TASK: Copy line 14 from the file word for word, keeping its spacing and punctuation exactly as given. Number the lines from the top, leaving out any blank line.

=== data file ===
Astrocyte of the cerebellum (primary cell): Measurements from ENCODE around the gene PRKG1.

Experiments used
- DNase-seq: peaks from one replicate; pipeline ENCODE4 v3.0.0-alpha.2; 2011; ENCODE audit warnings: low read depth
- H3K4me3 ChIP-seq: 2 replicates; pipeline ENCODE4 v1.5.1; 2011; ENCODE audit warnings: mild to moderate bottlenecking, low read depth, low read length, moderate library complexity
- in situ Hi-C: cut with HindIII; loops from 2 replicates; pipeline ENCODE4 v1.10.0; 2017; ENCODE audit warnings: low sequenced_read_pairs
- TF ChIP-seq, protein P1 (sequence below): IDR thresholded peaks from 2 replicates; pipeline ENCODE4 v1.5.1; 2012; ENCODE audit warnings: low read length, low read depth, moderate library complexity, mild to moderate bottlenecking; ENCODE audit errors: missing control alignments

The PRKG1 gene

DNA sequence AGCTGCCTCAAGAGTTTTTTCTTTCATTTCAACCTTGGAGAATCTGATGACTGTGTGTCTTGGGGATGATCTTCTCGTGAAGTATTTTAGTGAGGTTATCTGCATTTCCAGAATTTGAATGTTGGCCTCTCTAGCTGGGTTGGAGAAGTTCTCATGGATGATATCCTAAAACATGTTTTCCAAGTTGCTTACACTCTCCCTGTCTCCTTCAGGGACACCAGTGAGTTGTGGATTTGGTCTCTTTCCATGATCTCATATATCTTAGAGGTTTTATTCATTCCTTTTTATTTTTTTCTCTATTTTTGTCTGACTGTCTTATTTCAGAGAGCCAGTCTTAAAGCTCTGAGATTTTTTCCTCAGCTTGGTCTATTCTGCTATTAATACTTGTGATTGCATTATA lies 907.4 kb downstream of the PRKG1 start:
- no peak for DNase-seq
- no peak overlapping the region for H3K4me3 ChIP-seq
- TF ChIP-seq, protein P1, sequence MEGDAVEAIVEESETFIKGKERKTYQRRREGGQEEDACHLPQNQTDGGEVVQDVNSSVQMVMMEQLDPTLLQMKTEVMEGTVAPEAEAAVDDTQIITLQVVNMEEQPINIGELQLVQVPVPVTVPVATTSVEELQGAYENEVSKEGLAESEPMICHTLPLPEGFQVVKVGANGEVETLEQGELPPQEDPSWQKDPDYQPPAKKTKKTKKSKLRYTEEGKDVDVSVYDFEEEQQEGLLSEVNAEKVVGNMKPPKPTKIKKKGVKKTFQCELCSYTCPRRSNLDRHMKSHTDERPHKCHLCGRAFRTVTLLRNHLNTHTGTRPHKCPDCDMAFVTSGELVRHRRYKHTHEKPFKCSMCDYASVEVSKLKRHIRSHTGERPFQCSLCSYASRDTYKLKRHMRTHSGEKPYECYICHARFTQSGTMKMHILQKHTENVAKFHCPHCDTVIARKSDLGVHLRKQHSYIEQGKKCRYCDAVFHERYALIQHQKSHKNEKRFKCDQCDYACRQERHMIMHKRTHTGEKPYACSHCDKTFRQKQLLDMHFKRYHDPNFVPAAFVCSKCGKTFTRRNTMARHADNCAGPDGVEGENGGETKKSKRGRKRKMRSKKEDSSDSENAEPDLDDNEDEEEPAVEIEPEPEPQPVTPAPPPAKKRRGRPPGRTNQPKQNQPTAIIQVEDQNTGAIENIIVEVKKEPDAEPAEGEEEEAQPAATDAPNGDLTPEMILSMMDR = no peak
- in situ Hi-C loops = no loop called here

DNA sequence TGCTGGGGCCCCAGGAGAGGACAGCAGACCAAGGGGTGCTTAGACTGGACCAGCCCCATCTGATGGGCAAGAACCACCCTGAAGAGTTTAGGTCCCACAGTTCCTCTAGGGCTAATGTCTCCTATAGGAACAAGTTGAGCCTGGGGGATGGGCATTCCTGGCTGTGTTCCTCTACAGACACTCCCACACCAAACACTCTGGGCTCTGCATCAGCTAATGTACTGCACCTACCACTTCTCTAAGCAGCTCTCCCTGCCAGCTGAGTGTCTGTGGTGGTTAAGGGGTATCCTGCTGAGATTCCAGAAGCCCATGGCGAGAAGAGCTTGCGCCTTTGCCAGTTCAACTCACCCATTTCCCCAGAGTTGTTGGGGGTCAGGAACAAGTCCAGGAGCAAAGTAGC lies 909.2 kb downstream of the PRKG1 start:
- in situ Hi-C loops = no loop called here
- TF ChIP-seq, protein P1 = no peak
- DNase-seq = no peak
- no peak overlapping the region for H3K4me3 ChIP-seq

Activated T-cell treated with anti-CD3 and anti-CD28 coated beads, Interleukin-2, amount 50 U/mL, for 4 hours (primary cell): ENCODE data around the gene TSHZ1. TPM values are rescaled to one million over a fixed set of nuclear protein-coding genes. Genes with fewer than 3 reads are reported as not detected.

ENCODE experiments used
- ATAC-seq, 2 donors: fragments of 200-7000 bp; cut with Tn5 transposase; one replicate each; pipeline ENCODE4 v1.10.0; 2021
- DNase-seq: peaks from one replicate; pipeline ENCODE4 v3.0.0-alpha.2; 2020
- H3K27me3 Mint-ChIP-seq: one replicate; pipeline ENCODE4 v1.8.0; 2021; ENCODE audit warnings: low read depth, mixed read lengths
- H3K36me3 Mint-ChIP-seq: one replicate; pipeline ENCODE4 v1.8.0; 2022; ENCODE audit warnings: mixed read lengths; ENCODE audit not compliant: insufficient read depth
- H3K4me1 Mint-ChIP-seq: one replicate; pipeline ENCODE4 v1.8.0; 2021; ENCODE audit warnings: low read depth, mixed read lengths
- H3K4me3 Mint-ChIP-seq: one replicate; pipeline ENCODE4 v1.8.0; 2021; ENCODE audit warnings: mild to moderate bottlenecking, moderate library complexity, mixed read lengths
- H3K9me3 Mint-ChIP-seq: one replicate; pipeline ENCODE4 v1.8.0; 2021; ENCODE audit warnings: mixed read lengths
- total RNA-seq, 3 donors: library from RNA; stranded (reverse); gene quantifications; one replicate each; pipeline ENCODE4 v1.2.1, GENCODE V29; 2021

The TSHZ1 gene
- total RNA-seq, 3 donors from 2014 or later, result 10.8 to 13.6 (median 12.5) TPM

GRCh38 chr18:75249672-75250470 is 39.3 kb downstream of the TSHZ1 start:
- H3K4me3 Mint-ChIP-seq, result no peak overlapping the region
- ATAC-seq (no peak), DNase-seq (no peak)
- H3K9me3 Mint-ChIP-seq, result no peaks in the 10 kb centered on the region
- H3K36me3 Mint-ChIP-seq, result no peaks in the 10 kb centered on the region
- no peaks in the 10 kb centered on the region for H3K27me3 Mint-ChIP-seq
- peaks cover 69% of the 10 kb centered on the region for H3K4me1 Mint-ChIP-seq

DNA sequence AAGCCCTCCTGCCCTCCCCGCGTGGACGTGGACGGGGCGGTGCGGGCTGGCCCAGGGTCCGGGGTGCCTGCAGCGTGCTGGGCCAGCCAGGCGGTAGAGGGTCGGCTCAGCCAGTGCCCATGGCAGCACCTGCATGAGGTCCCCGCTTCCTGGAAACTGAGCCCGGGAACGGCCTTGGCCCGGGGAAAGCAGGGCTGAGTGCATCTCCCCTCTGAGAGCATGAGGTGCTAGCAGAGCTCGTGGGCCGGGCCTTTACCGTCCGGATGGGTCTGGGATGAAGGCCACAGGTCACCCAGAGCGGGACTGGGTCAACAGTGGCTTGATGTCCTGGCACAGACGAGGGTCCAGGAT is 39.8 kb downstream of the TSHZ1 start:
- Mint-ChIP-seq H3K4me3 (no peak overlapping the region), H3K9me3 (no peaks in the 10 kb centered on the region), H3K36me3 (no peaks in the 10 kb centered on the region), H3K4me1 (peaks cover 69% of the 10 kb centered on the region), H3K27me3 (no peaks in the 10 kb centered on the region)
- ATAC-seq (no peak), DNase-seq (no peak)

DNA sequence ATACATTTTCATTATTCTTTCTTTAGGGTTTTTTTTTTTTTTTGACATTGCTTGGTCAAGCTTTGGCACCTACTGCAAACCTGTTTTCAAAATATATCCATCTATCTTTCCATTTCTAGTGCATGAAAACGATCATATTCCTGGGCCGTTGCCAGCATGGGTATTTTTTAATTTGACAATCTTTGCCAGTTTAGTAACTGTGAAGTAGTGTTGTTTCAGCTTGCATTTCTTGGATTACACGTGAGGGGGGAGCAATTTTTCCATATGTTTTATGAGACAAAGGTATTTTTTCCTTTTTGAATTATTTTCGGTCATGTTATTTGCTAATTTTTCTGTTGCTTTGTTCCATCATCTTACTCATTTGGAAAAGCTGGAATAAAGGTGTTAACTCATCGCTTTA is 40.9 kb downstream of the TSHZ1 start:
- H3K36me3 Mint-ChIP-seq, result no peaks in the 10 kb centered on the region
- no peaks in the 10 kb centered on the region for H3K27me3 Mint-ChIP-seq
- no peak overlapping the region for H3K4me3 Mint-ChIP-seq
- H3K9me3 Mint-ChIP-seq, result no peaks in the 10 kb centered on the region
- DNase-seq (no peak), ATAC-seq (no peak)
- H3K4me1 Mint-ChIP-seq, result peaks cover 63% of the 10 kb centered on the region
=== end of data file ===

- in situ Hi-C loops = no loop called here